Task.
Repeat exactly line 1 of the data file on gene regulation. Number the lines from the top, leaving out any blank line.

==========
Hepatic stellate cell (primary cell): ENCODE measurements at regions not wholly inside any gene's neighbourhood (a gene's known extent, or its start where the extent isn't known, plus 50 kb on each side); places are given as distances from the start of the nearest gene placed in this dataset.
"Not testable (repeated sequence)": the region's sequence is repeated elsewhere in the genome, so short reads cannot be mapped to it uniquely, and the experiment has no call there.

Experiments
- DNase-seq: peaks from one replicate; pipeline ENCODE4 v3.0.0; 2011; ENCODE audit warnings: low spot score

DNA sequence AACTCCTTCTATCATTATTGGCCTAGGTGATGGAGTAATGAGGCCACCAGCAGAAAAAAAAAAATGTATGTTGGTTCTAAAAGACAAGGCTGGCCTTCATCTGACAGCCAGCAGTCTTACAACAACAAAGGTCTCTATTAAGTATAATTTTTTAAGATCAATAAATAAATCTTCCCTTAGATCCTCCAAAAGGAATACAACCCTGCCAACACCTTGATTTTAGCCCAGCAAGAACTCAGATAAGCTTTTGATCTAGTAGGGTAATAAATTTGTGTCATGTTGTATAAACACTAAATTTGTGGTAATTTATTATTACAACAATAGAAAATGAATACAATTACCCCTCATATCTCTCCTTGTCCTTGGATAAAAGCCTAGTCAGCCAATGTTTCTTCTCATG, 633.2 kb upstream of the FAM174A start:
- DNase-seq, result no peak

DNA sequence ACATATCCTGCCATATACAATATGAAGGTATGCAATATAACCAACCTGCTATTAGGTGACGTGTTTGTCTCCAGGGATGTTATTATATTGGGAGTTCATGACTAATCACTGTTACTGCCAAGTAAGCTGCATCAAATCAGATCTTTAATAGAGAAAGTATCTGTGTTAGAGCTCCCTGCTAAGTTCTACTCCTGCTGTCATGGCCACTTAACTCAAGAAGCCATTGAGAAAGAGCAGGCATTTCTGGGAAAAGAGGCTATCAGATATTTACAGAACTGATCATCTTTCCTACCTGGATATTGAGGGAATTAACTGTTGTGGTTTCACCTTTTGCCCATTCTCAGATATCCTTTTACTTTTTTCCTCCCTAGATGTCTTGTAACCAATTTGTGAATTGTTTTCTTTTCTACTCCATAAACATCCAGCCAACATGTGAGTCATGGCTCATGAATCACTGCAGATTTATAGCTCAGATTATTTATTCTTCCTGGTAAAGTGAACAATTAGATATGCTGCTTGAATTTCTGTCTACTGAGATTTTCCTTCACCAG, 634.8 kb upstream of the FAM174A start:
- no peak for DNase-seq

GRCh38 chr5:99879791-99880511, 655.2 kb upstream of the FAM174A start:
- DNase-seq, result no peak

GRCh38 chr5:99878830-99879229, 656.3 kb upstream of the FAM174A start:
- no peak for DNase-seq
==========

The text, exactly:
Hepatic stellate cell (primary cell): ENCODE measurements at regions not wholly inside any gene's neighbourhood (a gene's known extent, or its start where the extent isn't known, plus 50 kb on each side); places are given as distances from the start of the nearest gene placed in this dataset.